Failure to Recognize and Treat Internal Bleeding Following a Gallbladder Surgery - Scott
The Scott Case
This was a medical negligence case regarding the death of Mrs. Scott following a laparoscopic cholecystectomy (gallbladder removal surgery). Mrs. Scott was rushed to surgery and the Defendants failed to wait long enough to allow her antiplatelet medications to clear her system, which led to them failing to recognize the signs of internal bleeding. Mrs. Scott was ultimately discharged too early and died while at home due to internal bleeding.
Mrs. Scott was 46 years old when she presented to the Hospital ER on October 15, 2014 complaining of right upper quadrant abdominal pain. At the Hospital, she was initially treated with IV fluids and was subsequently admitted under the care of a hospitalist, Dr. Simpson. Blood work was drawn, and Dr. Simpson stopped Mrs. Scott’s antiplatelet medications (Plavix) until it was determined whether surgery would be necessary.
The plan was to resume Mrs. Scott’s antiplatelet medications as soon as possible. An ultrasound was taken and showed a mildly enlarged liver and a normal gallbladder. A CT scan indicated extensive aortic and iliac atherosclerotic disease and her HIDA scan showed low ejection fraction.
The next day, on October 16, 2014, surgery consult, Dr. Steve, examined Mrs. Scott and diagnosed her with biliary dyskinesia, which is a disorder of the gallbladder and bile ducts. Due to this diagnosis, Dr. Steve’s recommendation was a laparoscopic cholecystectomy (gallbladder removal). Dr. Steve noted her lengthy diagnostic list including Takayasu’s Arteritis, as well as her lengthy medication list including the antiplatelet medication.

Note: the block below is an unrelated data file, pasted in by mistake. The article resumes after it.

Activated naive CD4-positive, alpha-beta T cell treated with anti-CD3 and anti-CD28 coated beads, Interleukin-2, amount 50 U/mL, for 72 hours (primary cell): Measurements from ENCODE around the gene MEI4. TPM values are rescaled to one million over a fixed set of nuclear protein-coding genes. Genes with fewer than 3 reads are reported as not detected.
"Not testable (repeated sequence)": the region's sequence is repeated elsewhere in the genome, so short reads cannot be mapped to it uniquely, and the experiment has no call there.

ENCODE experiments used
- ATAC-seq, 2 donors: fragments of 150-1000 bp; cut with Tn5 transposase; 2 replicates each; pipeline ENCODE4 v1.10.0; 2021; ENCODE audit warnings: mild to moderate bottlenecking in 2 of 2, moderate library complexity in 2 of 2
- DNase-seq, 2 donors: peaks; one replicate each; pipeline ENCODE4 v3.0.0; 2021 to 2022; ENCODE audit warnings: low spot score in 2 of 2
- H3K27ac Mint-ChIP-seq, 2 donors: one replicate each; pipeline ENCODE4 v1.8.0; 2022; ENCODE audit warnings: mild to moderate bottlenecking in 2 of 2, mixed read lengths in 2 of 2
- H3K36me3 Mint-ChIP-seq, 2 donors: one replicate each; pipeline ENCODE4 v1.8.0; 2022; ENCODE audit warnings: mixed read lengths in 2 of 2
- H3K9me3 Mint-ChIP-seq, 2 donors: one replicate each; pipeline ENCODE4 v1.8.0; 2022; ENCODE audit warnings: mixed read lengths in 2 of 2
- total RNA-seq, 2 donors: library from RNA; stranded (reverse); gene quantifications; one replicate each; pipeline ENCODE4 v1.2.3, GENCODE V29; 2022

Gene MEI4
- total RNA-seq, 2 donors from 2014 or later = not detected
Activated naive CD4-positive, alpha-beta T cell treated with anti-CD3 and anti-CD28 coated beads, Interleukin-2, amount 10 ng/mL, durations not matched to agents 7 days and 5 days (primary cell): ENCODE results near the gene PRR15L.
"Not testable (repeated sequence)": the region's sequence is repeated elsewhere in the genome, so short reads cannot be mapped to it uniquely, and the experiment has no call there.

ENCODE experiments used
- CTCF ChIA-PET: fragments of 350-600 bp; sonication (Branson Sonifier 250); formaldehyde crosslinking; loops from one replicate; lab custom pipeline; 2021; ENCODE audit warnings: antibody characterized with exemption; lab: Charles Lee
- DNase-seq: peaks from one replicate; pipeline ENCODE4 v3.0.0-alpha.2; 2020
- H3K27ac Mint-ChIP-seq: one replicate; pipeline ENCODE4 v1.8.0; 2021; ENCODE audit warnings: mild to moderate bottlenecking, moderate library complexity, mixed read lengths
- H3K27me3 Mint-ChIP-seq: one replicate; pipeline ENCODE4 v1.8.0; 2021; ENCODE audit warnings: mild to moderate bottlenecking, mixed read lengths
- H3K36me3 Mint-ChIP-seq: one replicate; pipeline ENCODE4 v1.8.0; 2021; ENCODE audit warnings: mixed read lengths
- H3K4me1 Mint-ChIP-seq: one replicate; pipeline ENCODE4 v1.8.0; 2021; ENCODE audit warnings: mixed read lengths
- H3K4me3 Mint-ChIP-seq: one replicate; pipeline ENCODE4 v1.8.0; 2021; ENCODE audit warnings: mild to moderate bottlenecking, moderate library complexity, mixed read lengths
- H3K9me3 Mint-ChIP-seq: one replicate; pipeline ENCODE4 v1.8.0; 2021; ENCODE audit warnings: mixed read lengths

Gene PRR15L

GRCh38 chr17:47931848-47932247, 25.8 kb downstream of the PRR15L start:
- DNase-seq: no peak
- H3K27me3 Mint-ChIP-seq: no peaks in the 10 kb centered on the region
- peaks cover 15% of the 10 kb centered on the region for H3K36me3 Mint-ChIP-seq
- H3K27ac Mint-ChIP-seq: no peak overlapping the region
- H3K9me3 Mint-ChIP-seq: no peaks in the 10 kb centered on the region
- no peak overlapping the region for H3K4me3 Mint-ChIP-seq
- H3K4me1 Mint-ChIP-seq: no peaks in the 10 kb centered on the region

Mrs. Scott’s laparoscopic cholecystectomy surgery was performed on October 16, 2014, less than 24-hours after presenting to the ER and being taken off her blood thinners. According to Dr. Steve’s testimony at his deposition, the reason for the urgent surgery was due to the severity of Mrs. Scott’s pain, and the fact that she was taking both Plavix (an antiplatelet medication and/or blood thinner) and aspirin did not affect his decision to operate as quickly as he did. However, he also testified that in a non-emergent situation, a patient should be taken off Plavix and aspirin 3-5 days prior to surgery.
Dr. Steve’s used electrocautery to remove the gallbladder and to obtain hemostasis due to bleeding from the gallbladder fossa. Blood loss was noted to be minimal and Mrs. Scott was in recovery less than an hour after surgery began. Her postoperative order included a blood thinner.
The day after surgery, at 7:59 a.m., Dr. Steve ordered labs. His progress note indicated a plan to advance Mrs. Scott’s diet and to get her out of bed. At around 8:21 a.m., a different hospitalist, Dr. Katz, noted that Dr. Steve had examined Mrs. Scott. The blood for the labs was collected at 9:42 a.m. At 10:30 a.m., Dr. Katz signed a discharge transition form and discharge medications form, discharging Mrs. Scott with instructions to take her antiplatelet medications and to see her PCP within 3-5 days.